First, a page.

“The whole truth will be out someday, somehow,” Akira Kurosawa said with resignation late in his life. The master Japanese director was answering a question about one of the darkest, saddest, and most bizarre episodes of his life — his involvement in the making of Tora! Tora! Tora! (1970). It was a source of such pain for him that he never talked about it publicly afterwards. Now, however, the truth has come out, or at least as much of it as we can reasonably hope to ever uncover. Kurosawa’s translator and interpreter at the time, Hiroshi Tasogawa, has chronicled the chaotic genesis of the film in his new book, All the Emperor’s Men: Kurosawa’s Pearl Harbor (Applause, 337 pages).
It’s a tale of cultural clashes, competing visions, unbridled egos, misunderstandings, drunkenness, epileptic seizures, and even missed telegrams. And just as Tora! Tora! Tora! attempted to tell the story of the attack on Pearl Harbor by objectively showing both the American and Japanese perspectives, so does Tasogawa matter-of-factly relate this tale from the points of view of both sides. That he succeeds far more entertainingly than the film itself (despite some unnecessary repetitiveness) says as much about the flawed movie as it does about Tasogawa’s skill as a journalist.
Tora! Tora! Tora! was one of a wave of big-budget World War II combat movies produced in the 1960s and ’70s that emphasized the re-creation of historical battles — films like The Longest Day (1962), Battle of the Bulge (1965), the great In Harm’s Way (1965), and Midway (1976). These pictures combine narrative and docudrama storytelling to varying degrees, but all are primarily concerned with feeling “realistic.” Darryl F. Zanuck had resuscitated his career by producing The Longest Day, an account of D-Day told from multiple perspectives and by multiple directors, and a film whose success allowed Zanuck to regain control of the Twentieth Century-Fox studio. Five years later Zanuck decided he wanted to produce a Pacific version of The Longest Day, focusing on the events leading up to the Dec. 7, 1941, attack on Pearl Harbor.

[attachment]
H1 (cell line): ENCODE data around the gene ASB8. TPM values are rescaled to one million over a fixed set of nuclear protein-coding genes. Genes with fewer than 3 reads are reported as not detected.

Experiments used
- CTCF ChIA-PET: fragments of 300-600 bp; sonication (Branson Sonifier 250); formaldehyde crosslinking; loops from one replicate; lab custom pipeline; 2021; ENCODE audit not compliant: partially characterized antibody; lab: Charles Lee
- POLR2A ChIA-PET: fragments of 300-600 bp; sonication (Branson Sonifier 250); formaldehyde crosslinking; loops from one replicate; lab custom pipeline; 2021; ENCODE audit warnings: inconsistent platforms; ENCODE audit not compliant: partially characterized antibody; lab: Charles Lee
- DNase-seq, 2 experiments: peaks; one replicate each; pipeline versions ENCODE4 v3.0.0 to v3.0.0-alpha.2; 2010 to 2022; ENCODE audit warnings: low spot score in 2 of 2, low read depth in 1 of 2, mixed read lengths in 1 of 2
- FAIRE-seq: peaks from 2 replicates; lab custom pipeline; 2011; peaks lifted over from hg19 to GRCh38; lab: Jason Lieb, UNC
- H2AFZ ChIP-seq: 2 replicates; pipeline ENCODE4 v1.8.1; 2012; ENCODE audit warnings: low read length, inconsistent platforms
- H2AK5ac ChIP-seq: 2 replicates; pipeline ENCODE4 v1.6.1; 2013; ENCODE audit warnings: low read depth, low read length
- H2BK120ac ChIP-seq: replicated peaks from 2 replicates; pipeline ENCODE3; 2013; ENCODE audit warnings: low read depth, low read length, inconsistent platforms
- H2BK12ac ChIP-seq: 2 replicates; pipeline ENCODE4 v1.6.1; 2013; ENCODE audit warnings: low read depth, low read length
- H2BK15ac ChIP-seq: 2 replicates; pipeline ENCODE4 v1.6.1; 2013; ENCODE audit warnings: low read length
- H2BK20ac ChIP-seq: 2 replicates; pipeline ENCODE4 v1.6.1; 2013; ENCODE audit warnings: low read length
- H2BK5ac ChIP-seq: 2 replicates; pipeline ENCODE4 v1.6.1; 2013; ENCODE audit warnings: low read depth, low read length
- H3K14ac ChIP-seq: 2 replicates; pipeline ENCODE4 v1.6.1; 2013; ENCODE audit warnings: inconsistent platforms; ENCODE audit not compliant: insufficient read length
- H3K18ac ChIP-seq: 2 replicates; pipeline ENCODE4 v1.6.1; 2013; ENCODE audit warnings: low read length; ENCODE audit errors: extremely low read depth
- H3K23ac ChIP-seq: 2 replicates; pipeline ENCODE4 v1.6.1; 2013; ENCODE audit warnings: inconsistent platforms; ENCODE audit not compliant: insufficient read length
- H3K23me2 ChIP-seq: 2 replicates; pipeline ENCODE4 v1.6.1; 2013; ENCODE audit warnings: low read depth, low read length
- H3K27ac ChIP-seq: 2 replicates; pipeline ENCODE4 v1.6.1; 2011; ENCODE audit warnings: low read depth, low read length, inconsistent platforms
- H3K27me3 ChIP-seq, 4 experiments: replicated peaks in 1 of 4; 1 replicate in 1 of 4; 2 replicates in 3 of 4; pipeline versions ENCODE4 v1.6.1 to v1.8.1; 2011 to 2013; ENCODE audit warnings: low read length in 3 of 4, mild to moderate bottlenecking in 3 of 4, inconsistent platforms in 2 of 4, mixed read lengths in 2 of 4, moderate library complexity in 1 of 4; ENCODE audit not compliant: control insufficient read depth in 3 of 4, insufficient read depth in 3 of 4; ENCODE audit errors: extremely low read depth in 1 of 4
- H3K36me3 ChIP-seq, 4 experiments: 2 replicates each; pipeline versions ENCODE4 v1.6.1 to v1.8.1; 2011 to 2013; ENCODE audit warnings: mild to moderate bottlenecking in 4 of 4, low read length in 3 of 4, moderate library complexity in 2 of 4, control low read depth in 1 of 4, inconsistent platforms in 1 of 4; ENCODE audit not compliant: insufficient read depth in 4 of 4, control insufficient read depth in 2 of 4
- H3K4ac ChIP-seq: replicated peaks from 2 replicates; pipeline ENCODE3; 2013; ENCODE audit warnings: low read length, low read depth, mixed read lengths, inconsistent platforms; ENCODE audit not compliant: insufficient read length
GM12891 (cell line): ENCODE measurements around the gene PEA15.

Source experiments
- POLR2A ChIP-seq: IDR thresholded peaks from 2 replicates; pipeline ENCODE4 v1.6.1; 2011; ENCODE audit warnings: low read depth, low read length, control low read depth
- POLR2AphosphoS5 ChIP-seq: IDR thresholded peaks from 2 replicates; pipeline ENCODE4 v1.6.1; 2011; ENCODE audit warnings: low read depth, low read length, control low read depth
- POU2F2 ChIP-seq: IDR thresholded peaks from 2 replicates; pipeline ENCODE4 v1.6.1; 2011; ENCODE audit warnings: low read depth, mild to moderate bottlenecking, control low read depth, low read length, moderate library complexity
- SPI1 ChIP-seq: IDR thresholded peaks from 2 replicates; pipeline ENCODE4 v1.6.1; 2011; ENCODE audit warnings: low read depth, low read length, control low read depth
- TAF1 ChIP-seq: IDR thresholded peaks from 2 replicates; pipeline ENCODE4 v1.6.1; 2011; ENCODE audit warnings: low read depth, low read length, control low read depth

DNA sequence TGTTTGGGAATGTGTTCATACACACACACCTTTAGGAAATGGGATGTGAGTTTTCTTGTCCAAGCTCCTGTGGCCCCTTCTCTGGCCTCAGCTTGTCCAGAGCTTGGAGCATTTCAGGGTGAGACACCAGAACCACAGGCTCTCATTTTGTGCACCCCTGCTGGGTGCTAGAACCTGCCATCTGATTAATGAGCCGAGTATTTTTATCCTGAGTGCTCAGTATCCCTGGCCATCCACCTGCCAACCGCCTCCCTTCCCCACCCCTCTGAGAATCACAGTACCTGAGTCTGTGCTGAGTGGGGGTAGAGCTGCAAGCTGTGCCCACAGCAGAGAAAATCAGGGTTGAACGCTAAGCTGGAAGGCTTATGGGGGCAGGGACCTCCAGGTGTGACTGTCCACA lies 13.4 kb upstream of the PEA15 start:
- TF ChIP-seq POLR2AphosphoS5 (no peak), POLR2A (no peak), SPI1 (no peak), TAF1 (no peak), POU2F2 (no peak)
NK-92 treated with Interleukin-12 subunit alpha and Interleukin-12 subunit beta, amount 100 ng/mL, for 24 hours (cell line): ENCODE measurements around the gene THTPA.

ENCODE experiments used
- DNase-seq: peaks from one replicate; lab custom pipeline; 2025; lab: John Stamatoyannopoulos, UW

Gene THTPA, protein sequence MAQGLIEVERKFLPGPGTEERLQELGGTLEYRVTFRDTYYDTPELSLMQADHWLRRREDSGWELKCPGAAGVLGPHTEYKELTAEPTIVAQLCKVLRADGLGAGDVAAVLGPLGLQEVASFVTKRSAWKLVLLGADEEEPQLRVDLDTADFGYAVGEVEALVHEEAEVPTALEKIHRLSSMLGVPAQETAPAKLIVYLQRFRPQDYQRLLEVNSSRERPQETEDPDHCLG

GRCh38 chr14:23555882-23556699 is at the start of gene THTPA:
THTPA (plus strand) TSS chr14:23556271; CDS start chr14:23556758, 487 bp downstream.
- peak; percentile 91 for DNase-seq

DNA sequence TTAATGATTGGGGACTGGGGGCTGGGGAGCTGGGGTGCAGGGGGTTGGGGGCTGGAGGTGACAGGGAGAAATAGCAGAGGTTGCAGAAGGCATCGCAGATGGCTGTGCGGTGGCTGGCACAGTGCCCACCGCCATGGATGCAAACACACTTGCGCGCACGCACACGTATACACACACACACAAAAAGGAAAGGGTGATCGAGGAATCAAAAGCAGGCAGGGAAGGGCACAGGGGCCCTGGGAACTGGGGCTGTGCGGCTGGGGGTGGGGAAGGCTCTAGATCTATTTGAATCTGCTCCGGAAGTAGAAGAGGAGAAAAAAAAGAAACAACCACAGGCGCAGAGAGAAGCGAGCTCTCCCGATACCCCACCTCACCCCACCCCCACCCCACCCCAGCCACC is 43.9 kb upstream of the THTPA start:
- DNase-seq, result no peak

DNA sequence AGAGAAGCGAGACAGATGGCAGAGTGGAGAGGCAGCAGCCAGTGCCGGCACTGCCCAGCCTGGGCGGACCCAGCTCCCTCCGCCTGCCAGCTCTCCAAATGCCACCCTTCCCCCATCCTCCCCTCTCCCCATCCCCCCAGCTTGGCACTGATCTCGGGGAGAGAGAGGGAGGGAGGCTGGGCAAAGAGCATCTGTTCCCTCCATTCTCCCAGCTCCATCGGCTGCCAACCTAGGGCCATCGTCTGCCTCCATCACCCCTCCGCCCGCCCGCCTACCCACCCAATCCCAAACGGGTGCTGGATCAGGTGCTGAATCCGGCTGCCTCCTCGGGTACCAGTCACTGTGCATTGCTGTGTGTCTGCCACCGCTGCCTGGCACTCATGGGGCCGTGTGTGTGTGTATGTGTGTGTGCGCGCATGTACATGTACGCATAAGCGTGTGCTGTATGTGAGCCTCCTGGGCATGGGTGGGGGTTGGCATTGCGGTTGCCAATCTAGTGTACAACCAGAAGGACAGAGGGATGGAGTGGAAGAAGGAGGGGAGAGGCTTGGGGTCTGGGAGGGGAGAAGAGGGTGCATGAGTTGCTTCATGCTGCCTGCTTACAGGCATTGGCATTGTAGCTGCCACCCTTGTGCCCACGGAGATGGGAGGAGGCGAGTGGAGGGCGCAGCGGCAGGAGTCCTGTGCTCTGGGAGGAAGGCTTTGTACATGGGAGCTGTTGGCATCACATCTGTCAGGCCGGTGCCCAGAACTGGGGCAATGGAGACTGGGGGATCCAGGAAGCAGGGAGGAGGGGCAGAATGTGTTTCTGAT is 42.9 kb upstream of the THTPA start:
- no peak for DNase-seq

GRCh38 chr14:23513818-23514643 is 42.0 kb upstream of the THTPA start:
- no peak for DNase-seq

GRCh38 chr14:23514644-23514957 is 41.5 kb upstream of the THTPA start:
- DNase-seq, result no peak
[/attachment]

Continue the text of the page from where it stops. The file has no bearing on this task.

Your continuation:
With his son Richard Zanuck (head of production for Fox) and producer Elmo Williams, Zanuck set about putting together the massive production. The idea was for the two perspectives on Pearl Harbor to be written separately in Japan and Hollywood, then combined into one massive screenplay. The title, “Tora! Tora! Tora!,” was the Japanese code to signal their surprise attack had been achieved. (“Tora” means “tiger.”) Richard Fleischer would direct the American side of the story, while Akira Kurosawa would write and direct the Japanese side. Elmo Williams in particular figured that an artist of Kurosawa’s prominence would lend the picture instant stature and importance.